After spending most of his life in New York, co-founder of the School of Visual Arts Film School Everett Aison made the cross-country journey to become a Bellinghamster.
Aison continues to help young artists grow during his retirement by contributing films from his school to show Western students. Through his involvement on campus, Aison has taken to mentoring students interested in art and film.
In early January 2016, Aison brought a 90-minute culmination of movies by film students at the School of Visual Arts to Western focusing on senior thesis films. The film features ran in the Viking Union Gallery.
From contributing to Roman Polanski’s film “Night in the Water” to drawing quick sketches of people in the subway, Aison takes inspiration from his everyday surroundings, he said.
This is the first time work from the film school has been shown in the northwest, Aison said.
“People ask me why I came to Bellingham,” Aison said. “So my answer is, what brought King Kong to New York? The answer is: a woman.”
The woman? Everett’s partner, Janet Murray, a native of Olympia, Washington, Aison said. The pair met at a community garden in Brooklyn 10 years ago, he said.
Aison said he and Murray knew they wanted to come to the Pacific Northwest after retiring. They decided to move to Bellingham after Aison was invited to Village Books to read his first and only novel, “Artrage” he said. He liked the city immediately, he said.
Contributing to the collegiate art scene
Amy Hill, a Western alumna, graduated in spring 2013 with a bachelor’s degree in fine arts.
“[Aison] saw my bachelor of fine arts show… and left a letter for me that he really liked it and was really into what I was painting,” Hill said. Hill and Aison have spoke about art back and forth ever since her show, she said.
“He has taught me a different way to look at work. He has a wide variety of taste, more than anyone I have ever met,” Hill said. “It is cool to see someone can be into minimalist art and appreciate things that aremore illustrated.
Aison doesn’t personally know any of the students who made the films, but wanted Western students to see what undergraduates across the country are doing, he said.
Western senior Jean-Louis Gazabat, director of the Viking Union Gallery, chooses art that circulates through the space. During the last academic year, Aison approached Gazabat to show films from the School of Visual Arts, Gazabat said. The schedule was full for the year, but Gazabat approached Aison about the movies again this year, Gazabat said.
Gazabat wanted to show the films because he’s been trying to fill the gallery with more diverse subject matter and mediums, he said.
“Diversity is very important. We could use more diversity here,” Aison said. “It’s really whitey town, isn’t it?”
One of the movies shown is called Kush, which is by the School of Visual Arts film student Shubhashish Bhutiani. Kush has won multiple awards, including the Orizzonti Award for Best Short Film at the 2013 Venice International Film Festival, according to the film’s website.
Students have complete freedom over the movies they make, Aison said. They choose one adviser out of the 140 professors from the film school to help them through the process, Aison said.The films include animation, live-action, documentary and one experimental film.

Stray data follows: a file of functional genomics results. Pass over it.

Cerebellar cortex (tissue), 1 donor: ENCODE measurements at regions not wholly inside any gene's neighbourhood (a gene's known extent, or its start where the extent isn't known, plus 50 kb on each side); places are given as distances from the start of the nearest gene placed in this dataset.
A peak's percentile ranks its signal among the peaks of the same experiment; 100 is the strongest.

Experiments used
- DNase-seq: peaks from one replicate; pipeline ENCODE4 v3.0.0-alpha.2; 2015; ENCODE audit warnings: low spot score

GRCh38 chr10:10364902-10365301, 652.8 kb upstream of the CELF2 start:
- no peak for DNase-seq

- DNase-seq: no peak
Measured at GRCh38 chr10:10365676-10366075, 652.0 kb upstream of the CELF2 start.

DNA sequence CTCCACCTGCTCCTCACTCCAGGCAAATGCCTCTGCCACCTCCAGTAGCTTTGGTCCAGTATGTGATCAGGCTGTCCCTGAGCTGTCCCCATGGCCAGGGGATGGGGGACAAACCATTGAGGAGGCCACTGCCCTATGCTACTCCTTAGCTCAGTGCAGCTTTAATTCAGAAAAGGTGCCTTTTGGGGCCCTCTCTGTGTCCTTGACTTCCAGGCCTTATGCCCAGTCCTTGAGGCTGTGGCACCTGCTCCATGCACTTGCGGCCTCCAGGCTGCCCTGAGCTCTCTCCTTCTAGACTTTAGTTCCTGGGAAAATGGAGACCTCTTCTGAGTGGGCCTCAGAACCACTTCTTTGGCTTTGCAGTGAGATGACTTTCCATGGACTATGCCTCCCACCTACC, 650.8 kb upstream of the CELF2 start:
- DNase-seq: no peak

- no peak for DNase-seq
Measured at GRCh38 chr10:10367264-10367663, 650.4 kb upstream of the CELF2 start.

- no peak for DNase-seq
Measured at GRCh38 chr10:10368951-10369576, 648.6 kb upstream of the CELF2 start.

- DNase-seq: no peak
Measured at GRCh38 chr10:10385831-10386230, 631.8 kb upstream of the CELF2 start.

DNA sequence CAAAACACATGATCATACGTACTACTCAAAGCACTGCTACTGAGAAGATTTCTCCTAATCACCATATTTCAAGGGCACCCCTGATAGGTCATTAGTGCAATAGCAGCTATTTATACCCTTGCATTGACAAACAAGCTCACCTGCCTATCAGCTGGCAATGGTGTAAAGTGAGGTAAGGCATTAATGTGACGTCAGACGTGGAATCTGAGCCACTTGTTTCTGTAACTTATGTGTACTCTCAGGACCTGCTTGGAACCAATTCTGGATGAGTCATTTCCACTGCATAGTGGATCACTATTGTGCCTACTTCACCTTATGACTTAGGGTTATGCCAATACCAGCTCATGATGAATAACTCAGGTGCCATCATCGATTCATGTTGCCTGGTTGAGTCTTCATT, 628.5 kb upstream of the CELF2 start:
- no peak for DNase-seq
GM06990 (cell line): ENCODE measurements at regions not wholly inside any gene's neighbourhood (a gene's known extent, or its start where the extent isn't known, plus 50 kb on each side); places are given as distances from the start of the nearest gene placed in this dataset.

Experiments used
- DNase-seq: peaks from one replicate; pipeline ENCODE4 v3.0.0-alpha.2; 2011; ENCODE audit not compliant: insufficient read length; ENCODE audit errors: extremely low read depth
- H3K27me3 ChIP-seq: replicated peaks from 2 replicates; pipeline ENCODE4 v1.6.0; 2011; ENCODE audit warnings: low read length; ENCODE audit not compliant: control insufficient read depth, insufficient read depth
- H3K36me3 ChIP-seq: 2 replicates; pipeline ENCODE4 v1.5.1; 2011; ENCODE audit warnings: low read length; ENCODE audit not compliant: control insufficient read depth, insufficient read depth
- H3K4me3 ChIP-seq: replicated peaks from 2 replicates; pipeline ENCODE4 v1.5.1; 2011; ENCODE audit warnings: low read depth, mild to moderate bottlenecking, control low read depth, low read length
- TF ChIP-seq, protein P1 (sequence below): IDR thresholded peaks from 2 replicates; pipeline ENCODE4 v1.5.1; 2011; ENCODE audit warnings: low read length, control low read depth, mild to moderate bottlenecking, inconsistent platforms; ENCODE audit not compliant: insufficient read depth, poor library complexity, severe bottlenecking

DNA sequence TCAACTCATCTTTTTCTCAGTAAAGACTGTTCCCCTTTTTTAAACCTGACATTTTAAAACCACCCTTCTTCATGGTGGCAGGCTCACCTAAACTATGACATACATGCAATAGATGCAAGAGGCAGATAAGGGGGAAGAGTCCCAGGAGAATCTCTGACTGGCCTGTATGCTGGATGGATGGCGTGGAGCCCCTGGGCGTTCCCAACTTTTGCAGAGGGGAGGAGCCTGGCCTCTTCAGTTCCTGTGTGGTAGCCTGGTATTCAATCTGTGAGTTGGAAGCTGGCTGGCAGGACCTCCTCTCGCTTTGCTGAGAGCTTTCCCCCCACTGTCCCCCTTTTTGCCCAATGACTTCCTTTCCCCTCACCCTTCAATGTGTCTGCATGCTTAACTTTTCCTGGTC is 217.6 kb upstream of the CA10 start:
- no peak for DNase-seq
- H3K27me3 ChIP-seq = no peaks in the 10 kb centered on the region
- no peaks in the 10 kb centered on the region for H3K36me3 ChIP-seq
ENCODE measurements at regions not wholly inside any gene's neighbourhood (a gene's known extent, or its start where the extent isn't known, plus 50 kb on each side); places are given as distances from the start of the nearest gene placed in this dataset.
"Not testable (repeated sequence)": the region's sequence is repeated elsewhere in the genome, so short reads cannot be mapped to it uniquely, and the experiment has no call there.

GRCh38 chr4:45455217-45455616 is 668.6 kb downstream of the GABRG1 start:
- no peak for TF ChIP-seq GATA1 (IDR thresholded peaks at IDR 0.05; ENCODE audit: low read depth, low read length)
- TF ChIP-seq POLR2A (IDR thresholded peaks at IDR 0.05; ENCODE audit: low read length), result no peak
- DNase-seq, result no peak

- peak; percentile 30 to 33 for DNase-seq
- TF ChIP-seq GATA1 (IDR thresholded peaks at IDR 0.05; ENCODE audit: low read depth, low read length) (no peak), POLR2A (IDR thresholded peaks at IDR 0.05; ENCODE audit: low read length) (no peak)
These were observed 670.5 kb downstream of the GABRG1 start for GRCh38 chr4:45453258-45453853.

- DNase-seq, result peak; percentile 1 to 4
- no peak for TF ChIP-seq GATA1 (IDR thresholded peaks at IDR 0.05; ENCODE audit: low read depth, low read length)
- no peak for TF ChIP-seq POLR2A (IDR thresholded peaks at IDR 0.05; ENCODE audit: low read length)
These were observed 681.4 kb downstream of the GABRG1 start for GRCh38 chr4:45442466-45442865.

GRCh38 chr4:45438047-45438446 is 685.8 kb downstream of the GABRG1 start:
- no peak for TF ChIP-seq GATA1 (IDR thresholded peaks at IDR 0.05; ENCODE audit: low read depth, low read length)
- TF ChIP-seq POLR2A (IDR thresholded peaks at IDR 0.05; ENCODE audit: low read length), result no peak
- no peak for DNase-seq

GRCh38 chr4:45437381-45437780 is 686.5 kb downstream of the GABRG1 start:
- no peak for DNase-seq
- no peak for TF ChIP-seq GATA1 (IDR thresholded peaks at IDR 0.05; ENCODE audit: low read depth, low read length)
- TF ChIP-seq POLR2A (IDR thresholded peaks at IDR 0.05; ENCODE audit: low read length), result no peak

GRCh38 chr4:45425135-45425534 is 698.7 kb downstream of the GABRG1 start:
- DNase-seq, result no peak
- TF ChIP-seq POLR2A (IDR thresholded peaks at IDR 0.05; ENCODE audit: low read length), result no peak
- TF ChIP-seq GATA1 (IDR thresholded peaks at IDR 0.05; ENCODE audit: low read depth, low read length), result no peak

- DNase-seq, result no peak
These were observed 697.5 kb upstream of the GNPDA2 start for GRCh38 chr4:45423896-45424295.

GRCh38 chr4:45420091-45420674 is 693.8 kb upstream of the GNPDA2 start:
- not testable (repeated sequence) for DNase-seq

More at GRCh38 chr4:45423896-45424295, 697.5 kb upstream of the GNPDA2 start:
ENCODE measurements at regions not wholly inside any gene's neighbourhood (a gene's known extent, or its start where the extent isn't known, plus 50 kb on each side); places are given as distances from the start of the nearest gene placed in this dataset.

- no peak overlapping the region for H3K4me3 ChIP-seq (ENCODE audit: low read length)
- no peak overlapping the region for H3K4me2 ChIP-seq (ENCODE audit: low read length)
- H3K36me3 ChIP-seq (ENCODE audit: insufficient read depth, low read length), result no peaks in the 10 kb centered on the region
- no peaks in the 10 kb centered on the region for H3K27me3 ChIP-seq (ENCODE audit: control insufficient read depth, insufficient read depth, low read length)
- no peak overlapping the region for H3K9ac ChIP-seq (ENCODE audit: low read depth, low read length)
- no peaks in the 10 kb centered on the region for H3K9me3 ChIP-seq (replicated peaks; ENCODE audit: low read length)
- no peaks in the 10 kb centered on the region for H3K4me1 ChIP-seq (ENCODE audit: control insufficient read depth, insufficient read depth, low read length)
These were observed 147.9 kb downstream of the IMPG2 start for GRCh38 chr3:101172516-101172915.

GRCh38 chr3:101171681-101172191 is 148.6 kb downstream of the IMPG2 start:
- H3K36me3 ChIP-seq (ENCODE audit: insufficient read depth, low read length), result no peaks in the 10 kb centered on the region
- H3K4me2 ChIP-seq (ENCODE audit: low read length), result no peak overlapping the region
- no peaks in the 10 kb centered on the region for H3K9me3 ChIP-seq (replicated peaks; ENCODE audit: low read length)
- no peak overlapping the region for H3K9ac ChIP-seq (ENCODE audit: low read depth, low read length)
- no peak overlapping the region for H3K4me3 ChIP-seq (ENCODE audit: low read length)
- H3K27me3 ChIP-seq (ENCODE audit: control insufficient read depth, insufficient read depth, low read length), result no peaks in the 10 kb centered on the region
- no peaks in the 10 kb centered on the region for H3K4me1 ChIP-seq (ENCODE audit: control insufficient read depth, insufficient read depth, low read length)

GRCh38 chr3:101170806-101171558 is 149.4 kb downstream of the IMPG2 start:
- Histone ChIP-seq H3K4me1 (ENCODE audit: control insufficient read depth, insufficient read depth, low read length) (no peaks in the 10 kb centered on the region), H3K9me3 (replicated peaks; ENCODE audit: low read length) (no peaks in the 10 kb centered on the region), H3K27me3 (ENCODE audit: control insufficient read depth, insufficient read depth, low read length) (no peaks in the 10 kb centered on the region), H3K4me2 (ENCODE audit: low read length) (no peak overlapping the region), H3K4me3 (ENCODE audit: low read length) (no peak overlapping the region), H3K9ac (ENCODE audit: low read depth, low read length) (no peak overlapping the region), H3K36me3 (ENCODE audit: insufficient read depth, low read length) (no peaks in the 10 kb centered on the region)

Aison was born and raised in Amsterdam, New York.
“I grew up in a large, part European part American family. A Jewish family,where they argued all the time,” Aison said. “I really learned how to tell a story- I would sit in the corner of the room. I had nine aunts and uncles, two sets of grandparents and I intuitively learned storytelling.”
Aison dedicated his career to drawing, writing, directing and photographing stories. He has been interested in art since he was a kid, he said, noting that he was initially attracted to cartooning.
While attending Syracuse University, he said he studied illustration and worked as a cartoonist for the Syracuse newspaper.
After college, Aison shipped off to serve in Korea from 1956 to 1958, a time in which the fighting was over, he said.
In 1959, Aison attended the School of Visual Arts in New York City for a year to study typography.
After graduating, he said he illustrated an opening sequence for a close friend’s short film. The drawings depicted a cowboy moving from Texas to New York City to become a painter, he said.
“I saw on the screen when the film opened what my drawings looked like in title design, and I realized I wanted to do that,” Aison said.
During his career, Aison produced designs for about two-dozen films, he said.
Additionally, Aison has written and directed three short films.
He also helped create two children’s books in the early 1960s titled “The American Movie” and “Arthur.”
“Arthur” was republished by the New York Review of Books in October 2015, Aison said. “Arthur” is about a bird who stays in New York for the winter, instead of flying south with his friends, Aison said.
“It took 54 years, but I got a very strong review in The New York Times,” Aison said.
After contributing to several books and multiple films, Aison co-founded the film school within his alma mater, the School of Visual Arts, with Silas Rhodes in 1964, Aison said.
“[Rhodes] was a visionary,” Aison said. “He saw years ahead of his time the strength of film and how popular film would be.”
With Aison’s experience of graphic design and film-making, Rhodes thought it would be a good idea for him to help establish the film school, Aison said.
In New York, Aison met his first wife Cathy Aison, who was one of the original animators of Sesame Street, he said. Together they had two children, Courtney and Patrick Aison. His son Patrick is a screenwriter in Hollywood who sold his movie, “Wunderkind,” to J.J. Abrams, which is currently in development, Aison said.